The combat of Dahme (7 September 1813) saw Allied troops capture 3,200 French prisoners in the aftermath of the battle of Dennewitz. (War of Liberation)
On 5 May Marshal Ney had left Wittenberg on the Elbe at the start of a march east towards Luckau and an planned rendevous with Napoleon. On the second day of the march he was effectively ambushed by Bernadotte's Army of the North around Dennewitz. Ney's three corps were spread out, and arrived on the battlefield several hours apart. Ney rather lost control of the battle, and by the end of the day his army had been scattered and was fleeing towards safety.
At about 6pm on 6 September Ney ordered his troops to retreat east towards Dahme, and Napoleon, who he believed was a little further to the east, at Luckau. This order failed to reach most of his men, and the majority of Reynier's and Oudinot's corps fled south to Torgau on the Elbe instead.
By the end of the day Bertrand and Ney were at Dahme, along with Raglovich's largely intact Bavarian unit. However it soon became clear that very few other troops were heading towards Dahme, and so on the following day Ney and Bertrand left for Torgau.
Napoleon's own plans had changed when it became clear that Marshal Macdonald's Army of the Bobr, which had suffered a defeat at the Katzbach (26 August 1813) and never really recovered, was once again retreating as Blücher's Army of Silesia advanced. He had abandoned the plans to concentrate at Luckau and instead moved east to support Macdonald. General Wobeser, with a force of Prussian cavalry, occupied the place.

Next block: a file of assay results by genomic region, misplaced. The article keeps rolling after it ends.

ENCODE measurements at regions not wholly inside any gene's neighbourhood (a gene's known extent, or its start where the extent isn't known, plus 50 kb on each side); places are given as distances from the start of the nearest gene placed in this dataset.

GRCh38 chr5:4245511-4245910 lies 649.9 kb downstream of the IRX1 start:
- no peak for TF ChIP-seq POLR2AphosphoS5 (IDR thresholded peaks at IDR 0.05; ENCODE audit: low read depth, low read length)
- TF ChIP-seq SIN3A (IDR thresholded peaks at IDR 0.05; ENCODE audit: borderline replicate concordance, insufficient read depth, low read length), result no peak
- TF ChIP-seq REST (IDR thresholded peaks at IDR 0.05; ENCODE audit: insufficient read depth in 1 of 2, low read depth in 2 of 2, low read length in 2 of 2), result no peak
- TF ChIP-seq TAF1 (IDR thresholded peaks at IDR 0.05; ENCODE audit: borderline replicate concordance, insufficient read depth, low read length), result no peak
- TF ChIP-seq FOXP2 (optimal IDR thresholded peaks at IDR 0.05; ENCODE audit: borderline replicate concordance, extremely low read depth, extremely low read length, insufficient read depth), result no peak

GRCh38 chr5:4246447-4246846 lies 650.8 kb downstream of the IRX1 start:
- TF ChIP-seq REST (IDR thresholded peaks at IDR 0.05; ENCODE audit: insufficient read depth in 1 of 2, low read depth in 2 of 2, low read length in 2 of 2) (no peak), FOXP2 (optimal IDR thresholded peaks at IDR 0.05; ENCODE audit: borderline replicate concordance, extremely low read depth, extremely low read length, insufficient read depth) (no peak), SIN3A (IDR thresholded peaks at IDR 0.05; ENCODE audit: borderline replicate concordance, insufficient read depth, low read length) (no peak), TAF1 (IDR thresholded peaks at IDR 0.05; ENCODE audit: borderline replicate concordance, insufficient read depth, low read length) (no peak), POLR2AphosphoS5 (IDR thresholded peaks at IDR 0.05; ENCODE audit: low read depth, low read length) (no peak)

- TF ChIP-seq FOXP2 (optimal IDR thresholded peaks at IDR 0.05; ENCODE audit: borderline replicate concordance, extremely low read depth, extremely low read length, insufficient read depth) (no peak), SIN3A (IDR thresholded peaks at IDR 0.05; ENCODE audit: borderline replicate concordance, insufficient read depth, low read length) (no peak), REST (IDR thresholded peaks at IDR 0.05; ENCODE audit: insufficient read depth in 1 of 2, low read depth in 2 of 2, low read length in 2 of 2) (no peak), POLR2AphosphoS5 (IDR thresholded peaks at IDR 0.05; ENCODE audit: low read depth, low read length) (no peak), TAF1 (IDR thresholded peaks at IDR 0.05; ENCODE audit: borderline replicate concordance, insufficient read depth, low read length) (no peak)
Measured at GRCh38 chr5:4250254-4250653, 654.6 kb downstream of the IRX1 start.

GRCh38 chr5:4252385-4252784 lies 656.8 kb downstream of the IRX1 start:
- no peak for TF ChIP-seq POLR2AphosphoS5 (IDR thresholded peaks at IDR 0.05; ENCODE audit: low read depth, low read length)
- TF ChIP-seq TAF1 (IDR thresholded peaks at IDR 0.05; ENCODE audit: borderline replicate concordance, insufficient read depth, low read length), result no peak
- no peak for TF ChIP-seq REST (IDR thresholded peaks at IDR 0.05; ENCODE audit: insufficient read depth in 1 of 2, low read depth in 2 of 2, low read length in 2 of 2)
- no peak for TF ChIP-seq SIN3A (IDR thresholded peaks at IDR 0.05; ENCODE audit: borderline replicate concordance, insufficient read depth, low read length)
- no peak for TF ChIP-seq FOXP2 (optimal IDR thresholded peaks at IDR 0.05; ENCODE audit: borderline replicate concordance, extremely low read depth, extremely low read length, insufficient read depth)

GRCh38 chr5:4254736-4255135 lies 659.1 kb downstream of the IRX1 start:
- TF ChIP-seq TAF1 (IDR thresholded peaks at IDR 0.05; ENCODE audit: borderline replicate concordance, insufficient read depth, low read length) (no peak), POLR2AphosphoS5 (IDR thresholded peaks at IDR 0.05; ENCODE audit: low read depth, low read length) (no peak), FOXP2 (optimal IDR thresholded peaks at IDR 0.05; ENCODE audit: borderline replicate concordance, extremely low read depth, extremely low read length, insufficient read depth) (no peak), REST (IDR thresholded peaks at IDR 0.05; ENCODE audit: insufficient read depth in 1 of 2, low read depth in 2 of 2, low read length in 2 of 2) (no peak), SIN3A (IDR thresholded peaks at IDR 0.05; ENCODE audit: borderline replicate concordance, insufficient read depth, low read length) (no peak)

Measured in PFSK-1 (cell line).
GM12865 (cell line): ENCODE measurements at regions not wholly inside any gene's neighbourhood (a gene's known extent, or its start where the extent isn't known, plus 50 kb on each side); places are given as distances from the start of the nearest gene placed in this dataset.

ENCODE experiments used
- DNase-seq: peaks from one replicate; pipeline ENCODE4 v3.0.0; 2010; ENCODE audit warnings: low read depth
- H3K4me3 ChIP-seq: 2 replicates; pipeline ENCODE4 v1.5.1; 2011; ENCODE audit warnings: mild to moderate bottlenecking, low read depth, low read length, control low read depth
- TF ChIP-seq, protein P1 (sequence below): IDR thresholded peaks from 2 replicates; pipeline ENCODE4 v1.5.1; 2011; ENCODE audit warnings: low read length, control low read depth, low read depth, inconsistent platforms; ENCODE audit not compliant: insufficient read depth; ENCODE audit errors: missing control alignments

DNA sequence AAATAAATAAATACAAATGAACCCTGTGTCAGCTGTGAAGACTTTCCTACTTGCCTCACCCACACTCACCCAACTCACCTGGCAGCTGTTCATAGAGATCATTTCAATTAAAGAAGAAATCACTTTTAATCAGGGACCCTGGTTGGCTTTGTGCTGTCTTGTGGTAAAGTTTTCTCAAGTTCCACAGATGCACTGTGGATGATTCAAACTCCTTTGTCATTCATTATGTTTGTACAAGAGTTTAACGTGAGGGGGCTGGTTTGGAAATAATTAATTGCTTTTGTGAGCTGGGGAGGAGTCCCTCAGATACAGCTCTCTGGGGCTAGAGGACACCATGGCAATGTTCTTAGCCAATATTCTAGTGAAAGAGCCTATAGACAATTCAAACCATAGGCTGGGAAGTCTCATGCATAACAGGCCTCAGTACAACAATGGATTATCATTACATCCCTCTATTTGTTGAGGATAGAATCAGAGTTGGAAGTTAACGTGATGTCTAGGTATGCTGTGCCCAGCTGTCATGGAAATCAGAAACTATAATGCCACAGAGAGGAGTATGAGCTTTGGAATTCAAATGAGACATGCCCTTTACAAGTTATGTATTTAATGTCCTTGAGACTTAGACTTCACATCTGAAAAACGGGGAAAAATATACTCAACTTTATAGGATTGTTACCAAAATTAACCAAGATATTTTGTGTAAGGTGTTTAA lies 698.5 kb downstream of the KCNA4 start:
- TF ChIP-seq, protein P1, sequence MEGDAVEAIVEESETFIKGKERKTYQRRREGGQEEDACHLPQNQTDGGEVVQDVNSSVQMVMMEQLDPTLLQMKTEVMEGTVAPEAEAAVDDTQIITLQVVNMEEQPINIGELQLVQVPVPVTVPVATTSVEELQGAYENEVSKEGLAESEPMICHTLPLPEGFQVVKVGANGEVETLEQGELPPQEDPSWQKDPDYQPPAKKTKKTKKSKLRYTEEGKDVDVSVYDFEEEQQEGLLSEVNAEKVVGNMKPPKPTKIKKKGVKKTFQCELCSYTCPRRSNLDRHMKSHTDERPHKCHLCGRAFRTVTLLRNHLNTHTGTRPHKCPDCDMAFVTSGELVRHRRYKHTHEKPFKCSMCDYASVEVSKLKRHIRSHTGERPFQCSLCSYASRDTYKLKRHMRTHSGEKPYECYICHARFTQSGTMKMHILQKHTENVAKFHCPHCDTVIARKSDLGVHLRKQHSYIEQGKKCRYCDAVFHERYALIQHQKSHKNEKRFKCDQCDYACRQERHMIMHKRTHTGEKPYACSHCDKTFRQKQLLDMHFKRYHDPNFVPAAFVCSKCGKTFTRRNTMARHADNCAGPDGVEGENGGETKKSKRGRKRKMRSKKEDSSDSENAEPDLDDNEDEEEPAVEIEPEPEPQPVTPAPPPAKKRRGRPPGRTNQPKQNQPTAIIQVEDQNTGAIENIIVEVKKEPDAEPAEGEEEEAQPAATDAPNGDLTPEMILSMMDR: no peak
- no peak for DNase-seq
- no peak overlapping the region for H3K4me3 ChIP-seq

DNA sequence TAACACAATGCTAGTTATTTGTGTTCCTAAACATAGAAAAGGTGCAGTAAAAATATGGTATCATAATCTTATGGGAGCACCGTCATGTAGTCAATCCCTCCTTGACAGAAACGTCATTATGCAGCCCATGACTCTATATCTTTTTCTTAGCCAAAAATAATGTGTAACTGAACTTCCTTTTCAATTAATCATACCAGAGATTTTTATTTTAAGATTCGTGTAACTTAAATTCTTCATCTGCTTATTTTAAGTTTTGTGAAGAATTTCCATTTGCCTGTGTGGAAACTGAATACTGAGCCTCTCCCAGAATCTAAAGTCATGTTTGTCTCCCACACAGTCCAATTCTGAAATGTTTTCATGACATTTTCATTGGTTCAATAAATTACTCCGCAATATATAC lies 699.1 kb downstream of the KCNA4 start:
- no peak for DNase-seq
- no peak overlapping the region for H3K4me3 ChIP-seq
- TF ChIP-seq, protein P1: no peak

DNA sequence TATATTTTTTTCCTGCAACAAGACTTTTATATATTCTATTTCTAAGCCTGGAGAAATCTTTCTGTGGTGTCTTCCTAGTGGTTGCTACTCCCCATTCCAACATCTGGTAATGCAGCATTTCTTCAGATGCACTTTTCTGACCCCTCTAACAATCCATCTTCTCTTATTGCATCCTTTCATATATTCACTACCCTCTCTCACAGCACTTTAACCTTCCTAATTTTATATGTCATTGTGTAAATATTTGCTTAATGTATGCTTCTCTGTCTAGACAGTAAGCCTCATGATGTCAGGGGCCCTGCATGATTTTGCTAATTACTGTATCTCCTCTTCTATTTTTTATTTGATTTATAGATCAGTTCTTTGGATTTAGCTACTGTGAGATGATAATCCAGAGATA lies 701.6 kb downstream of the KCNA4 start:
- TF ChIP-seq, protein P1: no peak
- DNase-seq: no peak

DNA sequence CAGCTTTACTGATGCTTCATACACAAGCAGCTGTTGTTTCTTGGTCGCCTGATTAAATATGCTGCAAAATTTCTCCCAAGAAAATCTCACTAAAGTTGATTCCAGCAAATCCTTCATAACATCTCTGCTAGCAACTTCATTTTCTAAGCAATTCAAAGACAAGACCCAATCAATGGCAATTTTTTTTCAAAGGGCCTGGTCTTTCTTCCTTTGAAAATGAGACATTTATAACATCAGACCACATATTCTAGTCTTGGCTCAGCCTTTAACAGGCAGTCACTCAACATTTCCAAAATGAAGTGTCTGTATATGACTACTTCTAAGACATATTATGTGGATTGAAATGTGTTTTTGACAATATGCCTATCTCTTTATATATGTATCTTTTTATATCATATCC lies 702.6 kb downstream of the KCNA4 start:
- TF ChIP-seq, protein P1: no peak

On 7 September Wobeser attacked Ney and Bertrand as they left Dahme. Wobeser was able to capture Dahme village soon after Ney left, and captured 2,800 prisoners. He then pursued Bertrand, who left Dahme at 3am. During this fighting another 400 prisoners were taken, for a total of 3,200. This added significantly to the 10,000 French casualties suffered at Dennewitz on the previous day, and further damaged Ney's already battered army. Ney's remaining troops concentrated at Torgau, with orders to hold that key fortified crossing of the Elbe.